Good things happen, all around, when we learn to breathe deep.
In for four, out for five. Oxygen’s good; breathing keeps you alive.
Take a deep breath. No, really…we’re talking about the deep breath today!
During one of my last Institute for Integrative Nutrition lectures, I learned all about the art of breathing from Andrew Weil.
A Simple Breathing Exercise
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He had us do a deep breathing exercise with him that went like this:
- Let out all your air
- Breathe in for 4 counts
- Hold for 7 counts
- Let out for 8 counts
- Repeat several times
And when it was over, I was so calm. I found myself relaxed, at peace and yet ready to find a new energy to carry me through the rest of the day.
Have you ever experienced that with deep breathing?!
Speaking of Dr. Andrew Weil, in case you care to know, here are 3 more things I learned from him/his quotes during that lecture:
- “We do not have a healthcare system in this country. We have a disease-prevention system.”
- He told us that during MEDICAL SCHOOL, they only spent 30 minutes on nutrition. <— wow, wow, wow, wow…you get it.
- “The root problem of many GI disorders is that there is an imbalance of intrinsic motility of the gut.”
Interested in another form of deep breathing? Try Belly Breathing:
- Sit or lie flat in a comfortable position.
- Put one hand on your belly just below your ribs and the other hand on your chest.
- Take a deep breath in through your nose, and let your belly push your hand out. Your chest should not move.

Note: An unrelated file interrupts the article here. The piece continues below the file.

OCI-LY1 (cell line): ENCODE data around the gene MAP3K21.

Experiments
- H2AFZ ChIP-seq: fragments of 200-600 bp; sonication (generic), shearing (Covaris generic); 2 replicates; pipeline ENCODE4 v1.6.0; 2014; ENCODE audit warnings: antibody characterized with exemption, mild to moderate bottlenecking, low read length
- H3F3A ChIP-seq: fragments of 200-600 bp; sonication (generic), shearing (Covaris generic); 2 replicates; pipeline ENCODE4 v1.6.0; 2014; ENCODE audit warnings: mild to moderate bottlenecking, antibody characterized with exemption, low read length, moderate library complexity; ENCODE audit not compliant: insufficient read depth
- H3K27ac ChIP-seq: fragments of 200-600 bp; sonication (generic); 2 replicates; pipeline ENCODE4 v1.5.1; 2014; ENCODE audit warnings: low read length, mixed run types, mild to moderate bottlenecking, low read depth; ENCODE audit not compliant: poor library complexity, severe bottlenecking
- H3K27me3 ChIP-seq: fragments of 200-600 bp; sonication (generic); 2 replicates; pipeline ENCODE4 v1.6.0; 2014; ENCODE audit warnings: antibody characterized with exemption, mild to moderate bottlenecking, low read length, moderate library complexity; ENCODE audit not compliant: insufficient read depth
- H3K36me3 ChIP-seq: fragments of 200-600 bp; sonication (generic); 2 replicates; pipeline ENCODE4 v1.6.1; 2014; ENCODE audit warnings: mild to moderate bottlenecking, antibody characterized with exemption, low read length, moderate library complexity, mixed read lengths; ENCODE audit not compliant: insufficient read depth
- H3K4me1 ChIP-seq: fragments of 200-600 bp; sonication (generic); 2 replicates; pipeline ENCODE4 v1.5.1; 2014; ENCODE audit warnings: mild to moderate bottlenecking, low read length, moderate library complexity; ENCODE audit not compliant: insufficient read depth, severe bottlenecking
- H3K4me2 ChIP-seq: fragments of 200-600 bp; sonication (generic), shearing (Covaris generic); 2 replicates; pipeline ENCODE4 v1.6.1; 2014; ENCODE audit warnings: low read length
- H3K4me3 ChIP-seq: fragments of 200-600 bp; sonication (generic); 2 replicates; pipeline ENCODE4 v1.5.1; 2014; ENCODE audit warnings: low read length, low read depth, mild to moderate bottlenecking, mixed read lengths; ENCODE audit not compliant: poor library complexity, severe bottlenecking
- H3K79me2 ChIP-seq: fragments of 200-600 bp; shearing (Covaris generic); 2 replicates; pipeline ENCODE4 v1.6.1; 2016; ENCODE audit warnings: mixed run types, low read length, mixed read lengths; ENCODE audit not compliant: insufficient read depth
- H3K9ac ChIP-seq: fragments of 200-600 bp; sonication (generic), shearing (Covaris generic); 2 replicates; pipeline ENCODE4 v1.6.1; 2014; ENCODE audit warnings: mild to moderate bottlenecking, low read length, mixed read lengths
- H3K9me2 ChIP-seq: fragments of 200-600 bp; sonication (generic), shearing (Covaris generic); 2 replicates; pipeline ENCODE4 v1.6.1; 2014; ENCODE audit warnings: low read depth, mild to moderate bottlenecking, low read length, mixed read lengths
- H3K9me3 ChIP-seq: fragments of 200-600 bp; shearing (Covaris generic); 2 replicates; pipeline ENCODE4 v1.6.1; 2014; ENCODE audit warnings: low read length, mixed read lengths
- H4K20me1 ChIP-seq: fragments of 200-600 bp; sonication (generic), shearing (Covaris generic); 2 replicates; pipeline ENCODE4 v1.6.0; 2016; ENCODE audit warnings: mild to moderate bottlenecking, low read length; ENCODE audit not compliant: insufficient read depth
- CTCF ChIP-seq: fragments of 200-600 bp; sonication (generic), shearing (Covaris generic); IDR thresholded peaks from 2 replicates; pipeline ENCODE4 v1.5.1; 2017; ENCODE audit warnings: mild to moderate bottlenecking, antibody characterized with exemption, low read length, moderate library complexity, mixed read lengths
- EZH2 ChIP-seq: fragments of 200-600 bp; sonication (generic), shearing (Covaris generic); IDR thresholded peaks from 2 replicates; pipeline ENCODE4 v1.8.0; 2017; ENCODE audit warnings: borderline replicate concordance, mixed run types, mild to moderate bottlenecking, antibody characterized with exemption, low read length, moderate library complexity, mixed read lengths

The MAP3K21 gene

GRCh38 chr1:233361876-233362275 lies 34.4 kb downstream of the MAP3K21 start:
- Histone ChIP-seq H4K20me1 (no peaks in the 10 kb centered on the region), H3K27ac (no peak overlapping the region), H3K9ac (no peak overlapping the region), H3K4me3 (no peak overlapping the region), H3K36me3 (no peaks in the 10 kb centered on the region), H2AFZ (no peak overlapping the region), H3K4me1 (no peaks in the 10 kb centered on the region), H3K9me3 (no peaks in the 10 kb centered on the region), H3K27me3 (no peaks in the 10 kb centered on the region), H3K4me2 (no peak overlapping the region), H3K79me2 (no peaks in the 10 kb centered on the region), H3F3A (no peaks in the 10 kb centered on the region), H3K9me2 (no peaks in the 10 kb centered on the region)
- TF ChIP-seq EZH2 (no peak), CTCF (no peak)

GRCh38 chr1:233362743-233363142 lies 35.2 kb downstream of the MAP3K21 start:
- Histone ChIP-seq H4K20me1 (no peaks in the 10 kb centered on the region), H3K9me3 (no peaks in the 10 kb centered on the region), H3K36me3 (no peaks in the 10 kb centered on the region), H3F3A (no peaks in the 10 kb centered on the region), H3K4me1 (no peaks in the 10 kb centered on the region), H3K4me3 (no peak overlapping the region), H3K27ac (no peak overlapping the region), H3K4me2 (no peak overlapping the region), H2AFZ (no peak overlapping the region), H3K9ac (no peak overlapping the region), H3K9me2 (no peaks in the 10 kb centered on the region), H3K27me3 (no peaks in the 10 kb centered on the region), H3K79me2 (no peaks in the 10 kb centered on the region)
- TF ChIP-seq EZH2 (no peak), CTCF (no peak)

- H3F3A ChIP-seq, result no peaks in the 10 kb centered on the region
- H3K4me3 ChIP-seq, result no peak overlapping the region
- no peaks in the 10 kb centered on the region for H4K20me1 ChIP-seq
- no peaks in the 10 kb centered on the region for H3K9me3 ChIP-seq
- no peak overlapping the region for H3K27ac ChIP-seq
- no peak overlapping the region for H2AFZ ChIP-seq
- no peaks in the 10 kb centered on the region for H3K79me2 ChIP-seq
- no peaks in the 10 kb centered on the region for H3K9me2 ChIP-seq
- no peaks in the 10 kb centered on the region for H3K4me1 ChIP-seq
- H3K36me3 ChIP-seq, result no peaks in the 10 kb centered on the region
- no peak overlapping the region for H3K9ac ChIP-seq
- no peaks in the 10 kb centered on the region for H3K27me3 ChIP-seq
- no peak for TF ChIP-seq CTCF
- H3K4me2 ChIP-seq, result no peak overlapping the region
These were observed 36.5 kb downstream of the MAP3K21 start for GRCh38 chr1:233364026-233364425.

- Breathe out through pursed lips as if you were whistling. Feel the hand on your belly go in, and use it to push all the air out.
- Do this breathing 3 to 10 times. Take your time with each breath.
- Notice how you feel at the end of the exercise.
Besides the obvious that breathing deep helps with getting us grounding, why else would the Gutsy girl’s community focus on deep breathing?
Obviously it all comes back to the gut.
According to Loyola Medicine, when breathing is more rapid, you feel a knot in your stomach. The body is getting ready to fight or flight, even before the mind has time to think.
The “fight or flight” response causes blood to move from the gut to the larger muscles, which interferes with digestion, weakens the immune system and increases inflammation. These changes don’t last long, and in the short term they are not harmful and may even be helpful, but when they happen again and again over time, they can hurt your health.
Additionally, breathing deep helps stimulate the Vagus Nerve, which is a whole separate conversation. Click HERE to read all about Vagus Nerve Stimulation now.
Or go on a FREE 21-Day Gut Healing Inspiration Journey with me by clicking HERE.
Do you breathe deep? Have another technique for deep breathing that I did not mention here? Share it in the comments below.
You will heal. I will help.